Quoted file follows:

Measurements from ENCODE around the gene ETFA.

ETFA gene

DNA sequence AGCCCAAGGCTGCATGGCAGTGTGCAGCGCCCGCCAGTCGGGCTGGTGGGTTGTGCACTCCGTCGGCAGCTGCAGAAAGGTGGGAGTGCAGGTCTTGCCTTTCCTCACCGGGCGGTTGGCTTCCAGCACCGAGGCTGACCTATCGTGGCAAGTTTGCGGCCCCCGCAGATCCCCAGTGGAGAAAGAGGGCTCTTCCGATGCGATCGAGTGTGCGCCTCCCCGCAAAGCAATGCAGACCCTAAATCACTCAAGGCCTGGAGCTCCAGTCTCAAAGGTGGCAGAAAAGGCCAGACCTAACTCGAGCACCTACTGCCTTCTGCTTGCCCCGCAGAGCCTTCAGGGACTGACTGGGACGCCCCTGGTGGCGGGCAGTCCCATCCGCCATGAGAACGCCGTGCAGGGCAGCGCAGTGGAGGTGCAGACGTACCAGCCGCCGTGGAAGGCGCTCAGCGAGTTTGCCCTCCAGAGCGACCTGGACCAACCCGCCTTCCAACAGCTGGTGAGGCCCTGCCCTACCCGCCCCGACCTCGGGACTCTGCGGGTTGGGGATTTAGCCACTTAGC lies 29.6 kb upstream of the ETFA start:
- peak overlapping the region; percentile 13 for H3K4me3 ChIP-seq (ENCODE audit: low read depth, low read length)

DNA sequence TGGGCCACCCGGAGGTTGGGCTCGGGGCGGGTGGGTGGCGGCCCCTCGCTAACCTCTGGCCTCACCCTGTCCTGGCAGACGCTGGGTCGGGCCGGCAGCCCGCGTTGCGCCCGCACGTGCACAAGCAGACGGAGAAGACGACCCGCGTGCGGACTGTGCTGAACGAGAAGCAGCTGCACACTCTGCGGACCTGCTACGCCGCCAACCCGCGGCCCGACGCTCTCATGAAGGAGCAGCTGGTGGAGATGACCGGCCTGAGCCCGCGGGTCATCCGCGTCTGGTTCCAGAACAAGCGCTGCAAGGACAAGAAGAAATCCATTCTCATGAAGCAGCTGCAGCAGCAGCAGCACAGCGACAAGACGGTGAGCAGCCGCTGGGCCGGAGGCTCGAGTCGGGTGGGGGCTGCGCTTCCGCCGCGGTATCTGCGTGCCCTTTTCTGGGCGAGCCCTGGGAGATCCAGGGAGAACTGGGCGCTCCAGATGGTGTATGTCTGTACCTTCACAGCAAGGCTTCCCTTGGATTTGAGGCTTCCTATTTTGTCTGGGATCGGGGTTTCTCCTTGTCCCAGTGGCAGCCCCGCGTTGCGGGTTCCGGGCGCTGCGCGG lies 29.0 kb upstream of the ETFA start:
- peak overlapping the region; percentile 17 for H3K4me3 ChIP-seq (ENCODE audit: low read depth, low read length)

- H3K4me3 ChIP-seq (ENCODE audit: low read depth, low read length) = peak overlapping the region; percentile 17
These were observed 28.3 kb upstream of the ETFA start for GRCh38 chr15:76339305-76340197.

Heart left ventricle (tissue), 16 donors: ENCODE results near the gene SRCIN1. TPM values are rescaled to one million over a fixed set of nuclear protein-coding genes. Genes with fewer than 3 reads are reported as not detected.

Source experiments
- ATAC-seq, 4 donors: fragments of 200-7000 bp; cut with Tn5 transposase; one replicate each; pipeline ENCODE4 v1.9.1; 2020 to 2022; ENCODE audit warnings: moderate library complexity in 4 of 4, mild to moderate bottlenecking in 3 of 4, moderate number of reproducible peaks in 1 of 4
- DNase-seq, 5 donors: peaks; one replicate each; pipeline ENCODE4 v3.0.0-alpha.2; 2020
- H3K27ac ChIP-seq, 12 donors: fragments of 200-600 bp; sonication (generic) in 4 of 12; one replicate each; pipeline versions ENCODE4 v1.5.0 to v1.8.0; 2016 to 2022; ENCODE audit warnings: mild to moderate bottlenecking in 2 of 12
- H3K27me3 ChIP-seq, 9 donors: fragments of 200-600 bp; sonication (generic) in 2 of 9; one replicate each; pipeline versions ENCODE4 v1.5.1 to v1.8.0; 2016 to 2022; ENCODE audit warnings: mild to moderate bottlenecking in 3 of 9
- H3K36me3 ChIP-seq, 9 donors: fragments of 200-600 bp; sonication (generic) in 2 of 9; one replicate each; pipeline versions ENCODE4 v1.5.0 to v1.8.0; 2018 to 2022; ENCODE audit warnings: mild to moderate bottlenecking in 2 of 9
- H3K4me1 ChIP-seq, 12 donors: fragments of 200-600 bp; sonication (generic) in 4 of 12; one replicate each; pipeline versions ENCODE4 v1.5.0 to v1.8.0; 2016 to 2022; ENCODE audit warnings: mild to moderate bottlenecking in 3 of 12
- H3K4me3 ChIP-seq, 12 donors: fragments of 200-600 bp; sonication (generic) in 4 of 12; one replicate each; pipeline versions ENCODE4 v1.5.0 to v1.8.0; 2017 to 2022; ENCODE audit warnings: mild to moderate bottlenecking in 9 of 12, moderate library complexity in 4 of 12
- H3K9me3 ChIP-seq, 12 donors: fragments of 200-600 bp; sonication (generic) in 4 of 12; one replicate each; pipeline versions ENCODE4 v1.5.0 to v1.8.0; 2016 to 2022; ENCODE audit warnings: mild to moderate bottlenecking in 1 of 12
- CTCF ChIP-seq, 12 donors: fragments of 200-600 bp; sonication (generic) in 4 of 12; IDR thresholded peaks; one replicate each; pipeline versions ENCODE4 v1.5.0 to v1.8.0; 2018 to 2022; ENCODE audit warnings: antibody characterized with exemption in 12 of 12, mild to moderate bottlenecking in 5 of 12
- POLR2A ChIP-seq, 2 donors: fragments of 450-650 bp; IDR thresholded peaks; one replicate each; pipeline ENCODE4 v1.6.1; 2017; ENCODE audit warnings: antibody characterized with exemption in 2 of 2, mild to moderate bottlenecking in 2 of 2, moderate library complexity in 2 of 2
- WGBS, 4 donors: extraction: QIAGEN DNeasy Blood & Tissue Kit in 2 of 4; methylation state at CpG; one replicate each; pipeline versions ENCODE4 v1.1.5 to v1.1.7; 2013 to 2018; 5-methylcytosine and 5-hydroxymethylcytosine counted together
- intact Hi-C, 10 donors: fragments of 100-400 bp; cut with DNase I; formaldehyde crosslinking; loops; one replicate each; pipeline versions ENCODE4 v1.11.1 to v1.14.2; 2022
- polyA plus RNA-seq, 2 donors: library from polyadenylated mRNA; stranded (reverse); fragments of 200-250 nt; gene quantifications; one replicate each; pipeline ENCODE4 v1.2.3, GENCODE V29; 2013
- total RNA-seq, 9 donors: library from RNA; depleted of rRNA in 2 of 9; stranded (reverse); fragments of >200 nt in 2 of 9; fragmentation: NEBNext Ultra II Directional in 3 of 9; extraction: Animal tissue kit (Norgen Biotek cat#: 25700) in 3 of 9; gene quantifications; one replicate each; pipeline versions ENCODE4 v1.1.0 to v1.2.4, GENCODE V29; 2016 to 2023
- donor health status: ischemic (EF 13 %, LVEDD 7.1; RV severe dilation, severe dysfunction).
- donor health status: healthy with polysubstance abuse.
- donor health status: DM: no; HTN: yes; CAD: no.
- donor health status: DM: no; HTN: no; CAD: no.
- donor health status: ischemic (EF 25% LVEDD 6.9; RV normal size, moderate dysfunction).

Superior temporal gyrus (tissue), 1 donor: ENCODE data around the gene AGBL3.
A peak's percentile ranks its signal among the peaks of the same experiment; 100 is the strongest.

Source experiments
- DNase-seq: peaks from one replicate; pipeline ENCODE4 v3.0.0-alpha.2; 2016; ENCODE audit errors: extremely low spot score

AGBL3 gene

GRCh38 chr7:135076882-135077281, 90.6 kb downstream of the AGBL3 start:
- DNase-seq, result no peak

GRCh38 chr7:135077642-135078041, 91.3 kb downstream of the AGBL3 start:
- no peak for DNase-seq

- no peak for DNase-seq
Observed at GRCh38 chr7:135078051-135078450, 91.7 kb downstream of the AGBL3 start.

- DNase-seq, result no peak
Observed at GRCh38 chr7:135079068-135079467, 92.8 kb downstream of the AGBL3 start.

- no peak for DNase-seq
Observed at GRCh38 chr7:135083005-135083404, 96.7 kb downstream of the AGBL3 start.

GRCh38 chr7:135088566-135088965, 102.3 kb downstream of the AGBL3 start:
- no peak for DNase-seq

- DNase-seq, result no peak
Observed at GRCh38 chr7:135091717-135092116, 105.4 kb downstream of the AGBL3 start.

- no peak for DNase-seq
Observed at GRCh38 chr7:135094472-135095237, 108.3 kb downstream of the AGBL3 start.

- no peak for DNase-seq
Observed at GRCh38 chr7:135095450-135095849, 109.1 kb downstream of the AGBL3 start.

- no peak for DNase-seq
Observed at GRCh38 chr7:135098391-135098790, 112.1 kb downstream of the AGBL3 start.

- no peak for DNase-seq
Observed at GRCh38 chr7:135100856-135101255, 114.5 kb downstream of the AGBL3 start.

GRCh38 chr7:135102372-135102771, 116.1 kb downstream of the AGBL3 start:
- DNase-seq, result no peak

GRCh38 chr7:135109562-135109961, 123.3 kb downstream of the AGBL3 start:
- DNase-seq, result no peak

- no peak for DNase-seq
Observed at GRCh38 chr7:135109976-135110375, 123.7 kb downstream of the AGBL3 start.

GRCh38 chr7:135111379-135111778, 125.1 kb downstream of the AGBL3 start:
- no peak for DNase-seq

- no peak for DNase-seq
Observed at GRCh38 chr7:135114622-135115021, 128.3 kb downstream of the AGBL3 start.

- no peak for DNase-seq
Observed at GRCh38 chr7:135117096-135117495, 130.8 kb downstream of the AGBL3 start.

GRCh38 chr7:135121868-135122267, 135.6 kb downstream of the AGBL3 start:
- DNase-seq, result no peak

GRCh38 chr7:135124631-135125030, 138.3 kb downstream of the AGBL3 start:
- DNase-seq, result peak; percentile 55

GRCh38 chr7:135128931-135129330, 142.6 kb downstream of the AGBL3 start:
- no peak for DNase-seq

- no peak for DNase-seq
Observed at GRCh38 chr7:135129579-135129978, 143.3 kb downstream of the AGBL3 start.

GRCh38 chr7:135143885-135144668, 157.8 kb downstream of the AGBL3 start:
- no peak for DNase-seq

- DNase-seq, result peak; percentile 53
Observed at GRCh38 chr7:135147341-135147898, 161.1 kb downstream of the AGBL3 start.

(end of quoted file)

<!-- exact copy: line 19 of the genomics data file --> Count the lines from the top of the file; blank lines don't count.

- CTCF ChIP-seq, 12 donors: fragments of 200-600 bp; sonication (generic) in 4 of 12; IDR thresholded peaks; one replicate each; pipeline versions ENCODE4 v1.5.0 to v1.8.0; 2018 to 2022; ENCODE audit warnings: antibody characterized with exemption in 12 of 12, mild to moderate bottlenecking in 5 of 12